PORT-AU-PRINCE, Haiti Anti-U.N. riots spread to several Haitian cities and towns, as protesters blaming a contingent of Nepalese peacekeepers for an outbreak of cholera that has killed more than 1,000 people exchanged gunfire with U.N. soldiers. Protesters continued to barricade some roads today.
The protests left at least two people dead. A demonstrator was shot dead by a U.N. peacekeeper during an exchange of gunfire in Quartier Morin, near Haitis second-largest city of Cap-Haitien, the United Nations mission said. It said it was investigating the shooting but asserted the soldier acted in self-defense.
Haiti Senate President Kelly Bastien told Radio Vision 2000 that a second demonstrator was shot and killed in Cap-Haitien itself. He did not know who shot him.
The 12,000-member force reported that at least six U.N. personnel were wounded in protests at Hinche in the central plateau, while local Radio Metropole reported that at least 12 Haitians were injured in Cap-Haitien.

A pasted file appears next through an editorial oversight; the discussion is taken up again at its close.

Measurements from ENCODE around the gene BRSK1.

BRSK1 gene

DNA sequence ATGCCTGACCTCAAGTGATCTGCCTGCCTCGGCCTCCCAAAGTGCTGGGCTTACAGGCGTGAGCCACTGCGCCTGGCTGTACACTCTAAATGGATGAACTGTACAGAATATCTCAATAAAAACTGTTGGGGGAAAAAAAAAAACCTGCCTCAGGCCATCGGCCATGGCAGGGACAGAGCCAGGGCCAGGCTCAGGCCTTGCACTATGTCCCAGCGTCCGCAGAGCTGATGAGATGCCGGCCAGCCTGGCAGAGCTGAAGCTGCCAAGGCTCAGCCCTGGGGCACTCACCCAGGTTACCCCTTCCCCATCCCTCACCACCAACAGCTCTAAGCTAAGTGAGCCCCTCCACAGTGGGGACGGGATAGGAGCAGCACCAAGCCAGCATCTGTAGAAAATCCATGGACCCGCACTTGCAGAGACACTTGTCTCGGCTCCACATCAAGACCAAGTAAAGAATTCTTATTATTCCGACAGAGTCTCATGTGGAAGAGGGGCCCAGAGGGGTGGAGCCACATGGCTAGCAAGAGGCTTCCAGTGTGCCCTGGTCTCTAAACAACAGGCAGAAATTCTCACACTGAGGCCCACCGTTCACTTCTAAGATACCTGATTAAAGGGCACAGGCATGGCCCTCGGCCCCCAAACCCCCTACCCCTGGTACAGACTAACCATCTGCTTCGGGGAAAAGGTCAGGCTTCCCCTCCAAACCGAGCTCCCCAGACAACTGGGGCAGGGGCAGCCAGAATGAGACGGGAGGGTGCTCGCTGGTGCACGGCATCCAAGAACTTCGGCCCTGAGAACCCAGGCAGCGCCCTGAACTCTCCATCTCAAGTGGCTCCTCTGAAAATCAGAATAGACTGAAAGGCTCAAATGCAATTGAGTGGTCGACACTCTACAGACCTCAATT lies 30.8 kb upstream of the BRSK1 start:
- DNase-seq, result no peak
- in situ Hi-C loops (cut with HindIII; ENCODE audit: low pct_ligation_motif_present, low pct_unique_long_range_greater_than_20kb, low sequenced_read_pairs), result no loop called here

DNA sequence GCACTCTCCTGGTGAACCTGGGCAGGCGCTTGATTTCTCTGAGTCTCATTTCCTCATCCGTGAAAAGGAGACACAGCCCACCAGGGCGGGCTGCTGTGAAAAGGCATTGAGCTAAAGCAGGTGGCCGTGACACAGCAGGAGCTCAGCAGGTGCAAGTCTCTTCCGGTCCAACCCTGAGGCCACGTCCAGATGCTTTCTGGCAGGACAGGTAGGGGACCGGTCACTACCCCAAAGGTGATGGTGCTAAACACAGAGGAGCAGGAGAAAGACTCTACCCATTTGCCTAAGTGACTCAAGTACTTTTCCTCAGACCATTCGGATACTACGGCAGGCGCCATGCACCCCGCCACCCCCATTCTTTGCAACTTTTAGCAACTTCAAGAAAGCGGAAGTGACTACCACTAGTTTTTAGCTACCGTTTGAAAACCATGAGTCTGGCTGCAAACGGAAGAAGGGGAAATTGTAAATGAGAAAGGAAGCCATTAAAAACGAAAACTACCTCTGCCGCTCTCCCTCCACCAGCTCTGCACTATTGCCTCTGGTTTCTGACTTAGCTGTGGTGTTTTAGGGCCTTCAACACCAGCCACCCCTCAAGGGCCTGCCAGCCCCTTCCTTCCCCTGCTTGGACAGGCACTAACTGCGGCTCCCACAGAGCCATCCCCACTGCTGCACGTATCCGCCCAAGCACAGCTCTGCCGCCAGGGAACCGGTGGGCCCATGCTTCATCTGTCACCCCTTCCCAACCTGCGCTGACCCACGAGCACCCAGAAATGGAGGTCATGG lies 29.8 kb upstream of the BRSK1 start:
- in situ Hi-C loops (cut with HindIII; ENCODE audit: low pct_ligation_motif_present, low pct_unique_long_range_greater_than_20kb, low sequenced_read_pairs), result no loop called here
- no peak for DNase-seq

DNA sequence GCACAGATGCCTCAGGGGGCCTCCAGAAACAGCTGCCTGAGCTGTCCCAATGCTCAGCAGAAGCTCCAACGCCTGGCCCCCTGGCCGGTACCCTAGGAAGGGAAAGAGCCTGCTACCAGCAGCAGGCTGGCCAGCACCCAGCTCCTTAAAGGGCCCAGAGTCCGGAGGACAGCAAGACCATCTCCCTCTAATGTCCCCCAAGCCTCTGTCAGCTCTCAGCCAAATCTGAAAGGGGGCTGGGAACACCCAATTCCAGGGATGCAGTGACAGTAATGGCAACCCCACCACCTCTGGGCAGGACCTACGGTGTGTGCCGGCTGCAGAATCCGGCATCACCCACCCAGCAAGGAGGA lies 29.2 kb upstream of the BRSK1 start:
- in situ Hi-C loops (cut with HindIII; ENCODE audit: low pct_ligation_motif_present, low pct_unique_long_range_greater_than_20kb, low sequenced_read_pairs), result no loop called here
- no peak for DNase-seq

The protests apparently began in Cap-Haitien early Monday and within hours had paralyzed much of the northern port city. An APTN television cameraman trying to reach the area was repelled by protesters throwing rocks and bottles from a barricade.
As the day went on, other protests broke out in surrounding towns and the central plateau. Local reporters said a police station was burned in Cap-Haitien and rocks thrown at peacekeeping bases. A small protest was also reported in the northwestern city of Gonaives, but U.N. police said it ended peacefully.
The U.N. Stabilization Mission in Haiti, or MINUSTAH, dismissed the protests as politically motivated, linking them to the fast-approaching Nov. 28 presidential elections.